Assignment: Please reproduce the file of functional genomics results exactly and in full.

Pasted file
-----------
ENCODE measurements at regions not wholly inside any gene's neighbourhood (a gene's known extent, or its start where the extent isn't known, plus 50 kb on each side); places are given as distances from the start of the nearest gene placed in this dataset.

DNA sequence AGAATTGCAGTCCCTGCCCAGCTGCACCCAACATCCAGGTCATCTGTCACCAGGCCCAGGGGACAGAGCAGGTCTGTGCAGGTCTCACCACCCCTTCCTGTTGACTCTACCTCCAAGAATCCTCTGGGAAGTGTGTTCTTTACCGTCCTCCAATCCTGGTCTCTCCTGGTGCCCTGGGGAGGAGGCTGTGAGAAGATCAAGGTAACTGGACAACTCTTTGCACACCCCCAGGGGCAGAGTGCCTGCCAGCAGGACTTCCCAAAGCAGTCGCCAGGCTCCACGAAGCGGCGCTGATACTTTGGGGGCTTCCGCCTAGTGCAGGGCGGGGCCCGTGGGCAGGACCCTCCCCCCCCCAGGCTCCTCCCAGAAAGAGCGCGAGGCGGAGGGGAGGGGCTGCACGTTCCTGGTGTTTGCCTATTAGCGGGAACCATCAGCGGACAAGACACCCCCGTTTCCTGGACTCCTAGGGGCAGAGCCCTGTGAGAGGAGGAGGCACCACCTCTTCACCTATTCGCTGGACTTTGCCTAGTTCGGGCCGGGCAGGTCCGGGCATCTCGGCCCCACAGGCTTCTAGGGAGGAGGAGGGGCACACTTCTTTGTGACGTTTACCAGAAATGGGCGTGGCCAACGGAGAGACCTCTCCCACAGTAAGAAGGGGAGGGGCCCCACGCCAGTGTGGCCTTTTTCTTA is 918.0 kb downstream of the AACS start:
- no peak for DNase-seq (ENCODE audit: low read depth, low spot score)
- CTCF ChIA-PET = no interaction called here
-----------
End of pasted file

ENCODE measurements at regions not wholly inside any gene's neighbourhood (a gene's known extent, or its start where the extent isn't known, plus 50 kb on each side); places are given as distances from the start of the nearest gene placed in this dataset.

DNA sequence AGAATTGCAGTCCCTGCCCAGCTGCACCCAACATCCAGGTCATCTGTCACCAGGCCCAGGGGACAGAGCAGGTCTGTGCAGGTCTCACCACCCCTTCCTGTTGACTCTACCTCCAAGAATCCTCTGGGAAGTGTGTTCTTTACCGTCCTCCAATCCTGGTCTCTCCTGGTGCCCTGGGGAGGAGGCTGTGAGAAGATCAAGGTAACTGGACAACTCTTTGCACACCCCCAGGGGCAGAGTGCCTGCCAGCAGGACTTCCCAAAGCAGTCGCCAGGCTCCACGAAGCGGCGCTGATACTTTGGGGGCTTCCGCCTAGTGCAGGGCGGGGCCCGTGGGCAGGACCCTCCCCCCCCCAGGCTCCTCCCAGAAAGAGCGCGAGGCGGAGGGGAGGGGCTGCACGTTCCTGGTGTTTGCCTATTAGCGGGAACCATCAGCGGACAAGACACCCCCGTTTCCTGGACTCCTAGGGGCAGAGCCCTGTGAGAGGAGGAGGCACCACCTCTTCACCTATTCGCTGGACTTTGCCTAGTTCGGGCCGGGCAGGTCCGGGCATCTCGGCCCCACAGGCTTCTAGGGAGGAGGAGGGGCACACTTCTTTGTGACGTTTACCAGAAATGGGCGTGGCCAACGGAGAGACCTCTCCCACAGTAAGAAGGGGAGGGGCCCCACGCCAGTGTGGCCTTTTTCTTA is 918.0 kb downstream of the AACS start:
- no peak for DNase-seq (ENCODE audit: low read depth, low spot score)
- CTCF ChIA-PET = no interaction called here